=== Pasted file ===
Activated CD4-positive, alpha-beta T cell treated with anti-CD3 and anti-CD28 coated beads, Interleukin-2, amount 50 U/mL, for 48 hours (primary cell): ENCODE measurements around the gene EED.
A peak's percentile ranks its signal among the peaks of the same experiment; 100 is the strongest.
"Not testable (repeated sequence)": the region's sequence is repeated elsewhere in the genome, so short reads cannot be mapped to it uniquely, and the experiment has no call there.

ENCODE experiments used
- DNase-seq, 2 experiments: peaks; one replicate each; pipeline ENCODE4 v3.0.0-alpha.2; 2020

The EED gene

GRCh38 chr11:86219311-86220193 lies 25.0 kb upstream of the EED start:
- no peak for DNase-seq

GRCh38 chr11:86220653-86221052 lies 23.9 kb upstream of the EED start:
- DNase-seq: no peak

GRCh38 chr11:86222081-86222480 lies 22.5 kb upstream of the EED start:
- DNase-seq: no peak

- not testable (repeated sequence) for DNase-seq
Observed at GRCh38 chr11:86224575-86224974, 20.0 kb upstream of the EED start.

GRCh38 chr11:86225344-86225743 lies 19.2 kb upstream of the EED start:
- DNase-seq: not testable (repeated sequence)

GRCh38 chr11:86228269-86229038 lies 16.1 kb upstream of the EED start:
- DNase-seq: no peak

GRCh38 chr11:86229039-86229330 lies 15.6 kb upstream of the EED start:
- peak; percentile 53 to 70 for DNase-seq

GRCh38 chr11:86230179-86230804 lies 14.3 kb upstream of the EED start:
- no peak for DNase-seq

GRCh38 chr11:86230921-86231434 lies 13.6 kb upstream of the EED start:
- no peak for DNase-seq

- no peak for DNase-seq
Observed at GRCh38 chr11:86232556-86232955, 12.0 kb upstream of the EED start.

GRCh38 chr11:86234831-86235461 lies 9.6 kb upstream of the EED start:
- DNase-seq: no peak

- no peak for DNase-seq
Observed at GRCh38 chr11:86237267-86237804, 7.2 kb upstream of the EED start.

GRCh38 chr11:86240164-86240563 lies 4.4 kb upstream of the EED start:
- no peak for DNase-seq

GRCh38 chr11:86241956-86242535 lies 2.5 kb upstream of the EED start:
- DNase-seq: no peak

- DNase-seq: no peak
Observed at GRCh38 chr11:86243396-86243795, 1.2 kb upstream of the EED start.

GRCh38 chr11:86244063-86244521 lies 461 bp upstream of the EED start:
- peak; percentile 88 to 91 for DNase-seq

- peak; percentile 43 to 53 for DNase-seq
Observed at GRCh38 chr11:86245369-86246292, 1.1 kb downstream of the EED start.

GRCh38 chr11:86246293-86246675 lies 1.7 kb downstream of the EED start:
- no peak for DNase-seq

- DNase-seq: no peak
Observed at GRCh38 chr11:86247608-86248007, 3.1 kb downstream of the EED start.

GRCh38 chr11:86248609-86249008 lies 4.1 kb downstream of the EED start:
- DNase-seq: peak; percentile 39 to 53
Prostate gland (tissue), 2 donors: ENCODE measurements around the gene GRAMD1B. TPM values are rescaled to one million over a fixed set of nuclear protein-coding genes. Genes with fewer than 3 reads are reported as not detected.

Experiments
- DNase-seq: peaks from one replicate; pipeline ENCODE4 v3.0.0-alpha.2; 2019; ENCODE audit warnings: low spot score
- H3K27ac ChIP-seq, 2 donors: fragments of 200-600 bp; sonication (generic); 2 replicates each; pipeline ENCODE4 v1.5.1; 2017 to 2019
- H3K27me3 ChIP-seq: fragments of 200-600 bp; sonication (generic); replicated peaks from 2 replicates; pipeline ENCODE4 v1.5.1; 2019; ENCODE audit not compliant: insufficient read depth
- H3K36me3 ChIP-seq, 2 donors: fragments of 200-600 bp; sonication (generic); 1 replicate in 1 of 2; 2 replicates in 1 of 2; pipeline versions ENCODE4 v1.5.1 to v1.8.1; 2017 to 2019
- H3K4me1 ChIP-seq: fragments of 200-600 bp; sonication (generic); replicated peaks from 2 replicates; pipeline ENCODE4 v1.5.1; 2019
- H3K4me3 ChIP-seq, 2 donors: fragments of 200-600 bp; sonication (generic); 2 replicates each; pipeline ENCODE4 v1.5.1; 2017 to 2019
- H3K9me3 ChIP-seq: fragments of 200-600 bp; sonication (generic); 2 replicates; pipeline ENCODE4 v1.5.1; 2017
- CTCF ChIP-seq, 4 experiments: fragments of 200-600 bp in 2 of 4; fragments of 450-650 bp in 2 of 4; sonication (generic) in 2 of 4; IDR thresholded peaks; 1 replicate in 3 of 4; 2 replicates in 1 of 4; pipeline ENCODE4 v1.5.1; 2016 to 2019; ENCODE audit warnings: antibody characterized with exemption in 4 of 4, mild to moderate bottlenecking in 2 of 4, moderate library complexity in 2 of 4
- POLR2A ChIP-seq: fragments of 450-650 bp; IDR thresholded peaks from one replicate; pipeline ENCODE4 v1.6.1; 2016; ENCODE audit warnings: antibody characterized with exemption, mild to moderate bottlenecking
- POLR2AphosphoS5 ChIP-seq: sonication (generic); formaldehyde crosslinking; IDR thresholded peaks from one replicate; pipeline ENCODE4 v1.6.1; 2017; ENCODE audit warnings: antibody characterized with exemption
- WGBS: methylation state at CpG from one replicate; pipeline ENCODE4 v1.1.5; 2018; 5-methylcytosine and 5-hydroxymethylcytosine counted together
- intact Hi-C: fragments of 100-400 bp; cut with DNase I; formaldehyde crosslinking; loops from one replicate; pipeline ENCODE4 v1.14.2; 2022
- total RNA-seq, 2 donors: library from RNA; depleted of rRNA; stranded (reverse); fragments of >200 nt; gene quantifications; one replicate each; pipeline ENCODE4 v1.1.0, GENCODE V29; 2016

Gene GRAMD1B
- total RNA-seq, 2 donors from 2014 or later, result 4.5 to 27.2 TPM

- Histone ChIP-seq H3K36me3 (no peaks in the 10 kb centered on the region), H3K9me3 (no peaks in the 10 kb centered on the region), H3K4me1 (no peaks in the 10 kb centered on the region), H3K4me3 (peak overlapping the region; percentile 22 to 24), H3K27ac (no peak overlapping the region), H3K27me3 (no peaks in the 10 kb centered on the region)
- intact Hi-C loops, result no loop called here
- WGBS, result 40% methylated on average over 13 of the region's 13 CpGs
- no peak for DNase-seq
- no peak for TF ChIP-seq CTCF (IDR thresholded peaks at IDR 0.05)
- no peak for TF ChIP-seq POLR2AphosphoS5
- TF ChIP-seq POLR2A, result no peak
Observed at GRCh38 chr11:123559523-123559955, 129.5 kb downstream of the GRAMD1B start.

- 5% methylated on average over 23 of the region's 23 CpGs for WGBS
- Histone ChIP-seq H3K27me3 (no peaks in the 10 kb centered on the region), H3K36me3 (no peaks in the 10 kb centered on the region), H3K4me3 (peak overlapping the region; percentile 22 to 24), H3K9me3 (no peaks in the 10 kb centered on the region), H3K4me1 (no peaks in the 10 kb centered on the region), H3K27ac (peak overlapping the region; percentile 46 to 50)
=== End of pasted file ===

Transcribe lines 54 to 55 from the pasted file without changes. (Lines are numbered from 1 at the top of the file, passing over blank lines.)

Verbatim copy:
- H3K4me3 ChIP-seq, 2 donors: fragments of 200-600 bp; sonication (generic); 2 replicates each; pipeline ENCODE4 v1.5.1; 2017 to 2019
- H3K9me3 ChIP-seq: fragments of 200-600 bp; sonication (generic); 2 replicates; pipeline ENCODE4 v1.5.1; 2017